Another argument made commonly against uncollege is that people simply cannot find your way in the fortune 500 life or find yourself working as a serious scientist without a degree. Big dreams need a degree and anyone truly ambitious should work to get into Harvard or MIT. Yet the real question to counter that would be taking the 1,000 most successful people from more standardized fields in the last 25 years and asking “Would these people still be successful without a degree”. Looking at many of them being extremely brilliant and motivated individuals the answers would likely be no. For this it makes it easy to have an argument against college being needed for success. The truth is the mind and ambitions of societies greatest thinkers will always seek to grow and hunt. And college tends to confine the mind and keep it in the base over actually going out into the battlefield of life. With so many successes of people not making college the priority and so many smart people focused on test scores over actions it makes it hard to deny the potential real world benefits of making your curriculum solve a real world problem. Instead of studying biology working in a lab and discovering a new formula to send corn oil through pipes like you can with oil could change the world. There’s no reason those achievements can’t be grasped by young people like they have been grasped in the tech industry for decades.
The only issue a uncollege student really will face seems to be having their ambitions respected by the mainstream. For the entrepreneurs, some angel investors such as David Rose will say publicly they don’t want to give money to someone without a degree even if they have a good idea. Some scientist, would ignore the ability to answer complex math problems on a chalkboard and seek to see paperwork from a known university first. For this a series of successes must come in order to break the glass window uncollege students face in being accepted. It seems for every, Sean Parker to exist there comes a thousand men like him to follow that path. Yet every year there seems to be another story of someone making it and for that more will follow. Also with the massive debt coming with a college degree and high unemployment of graduates it might be a good thing to convince students to think twice on college. With a growing education bubble it seems a burst will come like other bubbles. Than a rebuild movement can be born with perhaps a greater interest of the individual learner over the ivy league machine.
Examining my own life, I did make the individual decision to being the uncollege path when I graduated college in June of 2012. This wasn’t inspired by other individuals or the cost of tuition. I was fortunate enough to have a father that was willing to write a check for any school, grad school or medical school I’d like. Yet something happened in my high school years that made me hate the conventional model. I began to actually not do what I was told. Growing up in rural upstate New York my focus quickly became reading online and networking with people from miles away via blogs and even Facebook. I’d begin in my freshman and sophomore years of high school attending events, doing internships and seeking to start projects and learn from them over just studying for my SAT’s. In my junior year of high school, I found myself working for various non-profits, having dinners with governors and filing for LLC’s and patents. When I hit my senior year, I was organizing events at Columbia for 250 people, traveling around Manhattan and Washington DC, getting funding offers from respected angel investors, sitting at lunch with people who created large companies and more. This convinced my decision to take the uncollege approach for it simply worked better for me. In a business class I took for the University of Syracuse, I found myself learning what the difference between and LLC and incorporation was when I took and LLC and then incorporated the company prior to that point. I also had my mind opened to ideas school simply couldn’t. I found myself having sushi with scientist such as Aubrey De Grey who spent his life working on sciences that’d convince me to focus part of my life to researching and supporting the anti-aging space and forming a meetup group in manhattan devoted to talking about it. The path of not having an emphasis on school as much as the real world changed me into a better person.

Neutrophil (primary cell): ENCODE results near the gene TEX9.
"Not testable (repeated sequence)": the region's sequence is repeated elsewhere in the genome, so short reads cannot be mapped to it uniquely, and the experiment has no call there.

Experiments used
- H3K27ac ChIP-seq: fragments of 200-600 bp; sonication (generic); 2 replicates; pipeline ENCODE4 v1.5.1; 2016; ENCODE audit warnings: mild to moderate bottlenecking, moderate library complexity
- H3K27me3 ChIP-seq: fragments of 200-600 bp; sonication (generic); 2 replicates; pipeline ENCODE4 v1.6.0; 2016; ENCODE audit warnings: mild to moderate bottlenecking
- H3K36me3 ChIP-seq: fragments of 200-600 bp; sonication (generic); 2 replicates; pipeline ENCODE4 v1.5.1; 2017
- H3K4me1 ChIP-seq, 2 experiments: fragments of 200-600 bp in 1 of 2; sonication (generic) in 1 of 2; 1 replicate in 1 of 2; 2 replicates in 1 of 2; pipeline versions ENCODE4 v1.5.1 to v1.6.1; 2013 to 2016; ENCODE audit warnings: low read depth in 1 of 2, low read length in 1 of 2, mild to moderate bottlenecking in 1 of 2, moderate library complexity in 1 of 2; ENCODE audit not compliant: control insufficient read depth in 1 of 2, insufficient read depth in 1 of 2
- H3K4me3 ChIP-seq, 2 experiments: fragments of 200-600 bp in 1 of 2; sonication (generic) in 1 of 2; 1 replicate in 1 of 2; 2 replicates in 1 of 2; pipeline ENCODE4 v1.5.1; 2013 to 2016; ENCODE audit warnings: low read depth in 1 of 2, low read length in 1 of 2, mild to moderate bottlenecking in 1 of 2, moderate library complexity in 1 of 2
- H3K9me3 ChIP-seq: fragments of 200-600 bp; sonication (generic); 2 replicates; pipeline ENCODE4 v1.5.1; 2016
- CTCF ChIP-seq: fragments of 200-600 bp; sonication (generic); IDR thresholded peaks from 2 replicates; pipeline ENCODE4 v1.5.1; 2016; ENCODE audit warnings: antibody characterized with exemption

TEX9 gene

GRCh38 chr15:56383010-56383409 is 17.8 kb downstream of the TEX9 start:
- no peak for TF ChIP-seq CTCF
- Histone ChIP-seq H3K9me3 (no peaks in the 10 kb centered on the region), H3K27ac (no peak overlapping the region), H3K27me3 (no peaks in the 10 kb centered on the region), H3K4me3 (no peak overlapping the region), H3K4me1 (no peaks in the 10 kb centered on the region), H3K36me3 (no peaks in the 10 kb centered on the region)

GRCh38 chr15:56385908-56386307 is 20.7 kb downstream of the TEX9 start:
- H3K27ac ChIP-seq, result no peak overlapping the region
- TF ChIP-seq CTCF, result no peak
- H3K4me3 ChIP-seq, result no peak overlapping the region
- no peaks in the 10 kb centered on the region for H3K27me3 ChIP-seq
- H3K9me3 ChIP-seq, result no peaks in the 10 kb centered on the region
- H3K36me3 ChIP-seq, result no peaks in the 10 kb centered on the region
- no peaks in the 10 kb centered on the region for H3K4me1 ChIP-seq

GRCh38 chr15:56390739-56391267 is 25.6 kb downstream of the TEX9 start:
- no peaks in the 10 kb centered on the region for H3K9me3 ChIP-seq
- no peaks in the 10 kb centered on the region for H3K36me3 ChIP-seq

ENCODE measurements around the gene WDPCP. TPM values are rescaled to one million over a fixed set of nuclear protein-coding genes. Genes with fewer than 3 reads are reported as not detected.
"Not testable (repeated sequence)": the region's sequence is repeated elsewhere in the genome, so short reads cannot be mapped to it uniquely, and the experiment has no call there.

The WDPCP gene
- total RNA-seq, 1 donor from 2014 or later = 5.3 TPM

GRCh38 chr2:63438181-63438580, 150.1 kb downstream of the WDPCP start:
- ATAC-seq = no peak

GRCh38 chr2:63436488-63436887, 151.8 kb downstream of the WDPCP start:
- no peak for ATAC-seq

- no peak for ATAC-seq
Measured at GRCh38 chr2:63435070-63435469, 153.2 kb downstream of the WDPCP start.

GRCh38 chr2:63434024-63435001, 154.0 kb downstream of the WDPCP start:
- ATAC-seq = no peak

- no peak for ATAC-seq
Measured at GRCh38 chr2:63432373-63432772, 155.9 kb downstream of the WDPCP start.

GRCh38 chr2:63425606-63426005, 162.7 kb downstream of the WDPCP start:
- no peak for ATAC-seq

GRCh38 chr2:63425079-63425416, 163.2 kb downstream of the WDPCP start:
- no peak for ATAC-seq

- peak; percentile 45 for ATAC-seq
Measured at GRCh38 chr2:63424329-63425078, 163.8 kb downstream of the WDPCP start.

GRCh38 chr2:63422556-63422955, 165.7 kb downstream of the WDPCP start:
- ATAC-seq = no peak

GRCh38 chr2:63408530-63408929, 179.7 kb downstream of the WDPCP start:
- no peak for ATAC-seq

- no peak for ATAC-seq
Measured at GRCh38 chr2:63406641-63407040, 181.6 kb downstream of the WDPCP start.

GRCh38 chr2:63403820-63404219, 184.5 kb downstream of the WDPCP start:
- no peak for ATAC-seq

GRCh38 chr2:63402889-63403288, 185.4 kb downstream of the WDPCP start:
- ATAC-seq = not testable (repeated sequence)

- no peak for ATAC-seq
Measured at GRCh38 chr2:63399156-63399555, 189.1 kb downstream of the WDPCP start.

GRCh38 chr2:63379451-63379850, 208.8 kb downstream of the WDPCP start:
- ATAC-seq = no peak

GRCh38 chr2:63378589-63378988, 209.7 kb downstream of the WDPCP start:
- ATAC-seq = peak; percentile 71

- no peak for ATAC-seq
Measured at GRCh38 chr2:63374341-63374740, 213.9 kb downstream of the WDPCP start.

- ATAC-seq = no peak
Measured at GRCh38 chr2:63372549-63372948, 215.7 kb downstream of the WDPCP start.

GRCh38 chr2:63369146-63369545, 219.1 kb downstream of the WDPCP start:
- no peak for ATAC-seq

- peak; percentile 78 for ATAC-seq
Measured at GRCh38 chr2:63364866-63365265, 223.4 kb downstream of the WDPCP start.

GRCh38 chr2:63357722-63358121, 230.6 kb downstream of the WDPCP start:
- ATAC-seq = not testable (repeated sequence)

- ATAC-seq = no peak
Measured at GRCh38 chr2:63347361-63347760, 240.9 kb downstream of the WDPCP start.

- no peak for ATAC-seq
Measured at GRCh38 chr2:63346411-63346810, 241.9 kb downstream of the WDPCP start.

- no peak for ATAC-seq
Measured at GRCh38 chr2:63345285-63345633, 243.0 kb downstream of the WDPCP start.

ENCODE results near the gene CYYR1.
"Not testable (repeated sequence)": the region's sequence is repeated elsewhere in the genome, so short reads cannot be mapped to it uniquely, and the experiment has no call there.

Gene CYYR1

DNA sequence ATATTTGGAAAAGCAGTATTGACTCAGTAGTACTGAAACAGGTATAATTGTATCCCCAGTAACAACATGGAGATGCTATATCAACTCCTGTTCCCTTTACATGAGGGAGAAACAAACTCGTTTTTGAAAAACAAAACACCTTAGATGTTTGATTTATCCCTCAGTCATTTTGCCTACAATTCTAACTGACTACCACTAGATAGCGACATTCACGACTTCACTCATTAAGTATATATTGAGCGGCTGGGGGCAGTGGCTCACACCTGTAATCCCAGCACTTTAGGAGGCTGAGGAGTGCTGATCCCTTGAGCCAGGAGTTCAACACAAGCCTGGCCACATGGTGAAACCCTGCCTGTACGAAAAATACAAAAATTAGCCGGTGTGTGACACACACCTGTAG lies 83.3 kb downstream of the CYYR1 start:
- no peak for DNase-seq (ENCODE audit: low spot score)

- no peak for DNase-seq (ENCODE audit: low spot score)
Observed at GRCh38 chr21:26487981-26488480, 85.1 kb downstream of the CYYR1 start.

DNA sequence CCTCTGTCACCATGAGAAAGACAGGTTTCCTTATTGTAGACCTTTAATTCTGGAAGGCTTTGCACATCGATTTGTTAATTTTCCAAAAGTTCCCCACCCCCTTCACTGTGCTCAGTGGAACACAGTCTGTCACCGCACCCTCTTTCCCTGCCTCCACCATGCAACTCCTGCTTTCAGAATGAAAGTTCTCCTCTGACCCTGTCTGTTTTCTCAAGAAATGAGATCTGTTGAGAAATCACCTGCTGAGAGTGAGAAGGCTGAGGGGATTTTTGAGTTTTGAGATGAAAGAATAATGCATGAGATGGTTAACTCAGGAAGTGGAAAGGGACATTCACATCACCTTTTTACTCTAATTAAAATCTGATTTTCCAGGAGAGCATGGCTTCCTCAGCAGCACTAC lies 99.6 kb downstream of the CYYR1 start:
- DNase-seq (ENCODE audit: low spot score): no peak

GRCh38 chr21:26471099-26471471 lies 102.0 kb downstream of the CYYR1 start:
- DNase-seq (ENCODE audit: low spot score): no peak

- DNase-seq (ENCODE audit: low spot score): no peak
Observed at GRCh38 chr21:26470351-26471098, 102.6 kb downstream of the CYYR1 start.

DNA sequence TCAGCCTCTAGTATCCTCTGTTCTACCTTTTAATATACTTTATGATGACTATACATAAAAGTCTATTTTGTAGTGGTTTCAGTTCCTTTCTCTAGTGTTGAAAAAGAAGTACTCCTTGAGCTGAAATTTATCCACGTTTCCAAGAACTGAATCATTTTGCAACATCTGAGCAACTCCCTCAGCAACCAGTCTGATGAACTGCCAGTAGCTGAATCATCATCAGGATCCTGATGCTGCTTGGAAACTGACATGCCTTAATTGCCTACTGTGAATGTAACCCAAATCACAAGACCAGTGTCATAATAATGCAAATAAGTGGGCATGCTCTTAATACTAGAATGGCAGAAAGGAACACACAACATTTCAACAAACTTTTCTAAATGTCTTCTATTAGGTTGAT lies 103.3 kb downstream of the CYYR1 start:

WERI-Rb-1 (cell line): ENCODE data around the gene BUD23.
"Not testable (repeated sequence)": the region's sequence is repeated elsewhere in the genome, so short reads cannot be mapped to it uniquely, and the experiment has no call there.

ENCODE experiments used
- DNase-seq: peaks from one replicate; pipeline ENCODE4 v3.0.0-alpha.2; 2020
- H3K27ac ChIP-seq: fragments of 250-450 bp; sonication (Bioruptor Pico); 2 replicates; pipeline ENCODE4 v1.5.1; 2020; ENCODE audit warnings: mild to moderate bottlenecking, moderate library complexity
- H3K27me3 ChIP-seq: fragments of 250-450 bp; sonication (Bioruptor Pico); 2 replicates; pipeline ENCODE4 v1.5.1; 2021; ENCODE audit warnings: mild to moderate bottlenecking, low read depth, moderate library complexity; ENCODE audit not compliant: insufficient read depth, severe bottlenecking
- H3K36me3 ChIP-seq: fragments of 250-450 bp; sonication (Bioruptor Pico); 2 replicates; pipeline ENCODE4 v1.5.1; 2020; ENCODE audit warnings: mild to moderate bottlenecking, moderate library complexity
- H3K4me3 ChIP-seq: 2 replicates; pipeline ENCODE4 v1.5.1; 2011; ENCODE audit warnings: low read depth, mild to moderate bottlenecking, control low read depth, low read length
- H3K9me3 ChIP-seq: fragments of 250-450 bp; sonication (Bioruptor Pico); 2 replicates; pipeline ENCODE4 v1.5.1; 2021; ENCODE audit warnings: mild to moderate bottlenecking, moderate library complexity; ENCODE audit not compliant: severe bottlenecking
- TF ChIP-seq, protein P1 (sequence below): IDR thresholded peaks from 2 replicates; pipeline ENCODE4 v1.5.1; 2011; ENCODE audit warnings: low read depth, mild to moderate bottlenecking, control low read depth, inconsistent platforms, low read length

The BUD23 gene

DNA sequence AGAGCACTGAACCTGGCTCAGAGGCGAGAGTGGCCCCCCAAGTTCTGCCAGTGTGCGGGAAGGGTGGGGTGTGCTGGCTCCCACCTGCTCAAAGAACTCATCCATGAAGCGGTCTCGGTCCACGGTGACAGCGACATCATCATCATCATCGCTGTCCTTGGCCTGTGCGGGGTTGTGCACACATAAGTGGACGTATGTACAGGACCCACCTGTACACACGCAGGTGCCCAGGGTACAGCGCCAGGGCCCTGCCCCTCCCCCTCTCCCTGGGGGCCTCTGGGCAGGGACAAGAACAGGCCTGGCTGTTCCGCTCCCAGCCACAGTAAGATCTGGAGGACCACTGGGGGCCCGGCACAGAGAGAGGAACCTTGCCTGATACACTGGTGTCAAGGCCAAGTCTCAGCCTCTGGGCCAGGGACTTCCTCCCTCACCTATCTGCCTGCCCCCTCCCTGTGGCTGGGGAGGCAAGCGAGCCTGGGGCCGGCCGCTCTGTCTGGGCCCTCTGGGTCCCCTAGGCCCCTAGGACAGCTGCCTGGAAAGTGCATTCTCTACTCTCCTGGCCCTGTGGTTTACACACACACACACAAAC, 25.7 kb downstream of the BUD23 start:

Officially out of high school and not going to college, I find myself involved in non-profits, campaigns, startups and things such as finance. The day after I graduated high school, I went to Knight Capital to meet with a fund manager regarding a 30mm deal to finance an oil well. I’d than progress that to speak with firms such as Axea and Euro Pacific Capital to talk about everything from solar plants in South America to oil wells to companies seeking to buy gold mines. I’d receive emails from people asking me to do deals that were as big as selling 7% of the New York Yankees for 150mm USD on a 1% commission for my end and actually taking that deal to having clients interested in making it happen. Deals came in involving publicly traded video game companies, companies seeking financing to build algae harvesting robots, people wanting to use me to sell rubens and picassos and more all have come in to be accomplished. Going forward is an uncollege approach has provided many of the experiences four years of college will not provide and it hasn’t even been two months.
With an uncollege approach examined life becomes not 100% clear. The truth is college might be a good thing for some people. It might be a bad thing for the vast majority of people. In the end it’s something no one really knows. It’s just a truth that 200k in debt for a useless degree and some people benefiting from not going to school exist. This creates and open window where it’s just going to be a matter of time and brave people to branch out passed the educational norms.
About the Author:
Charles Peralo is an entrepreneur, futurist and activist. He has been involved in various non-profits and companies ranging in various fields. He’s been involved in deals ranging in the billions and also has taken products to the patent and funding stages. His pursuit is to engage in world changing technologies over the next decade to focus on countering poverty, curing diseases and eventually singularity.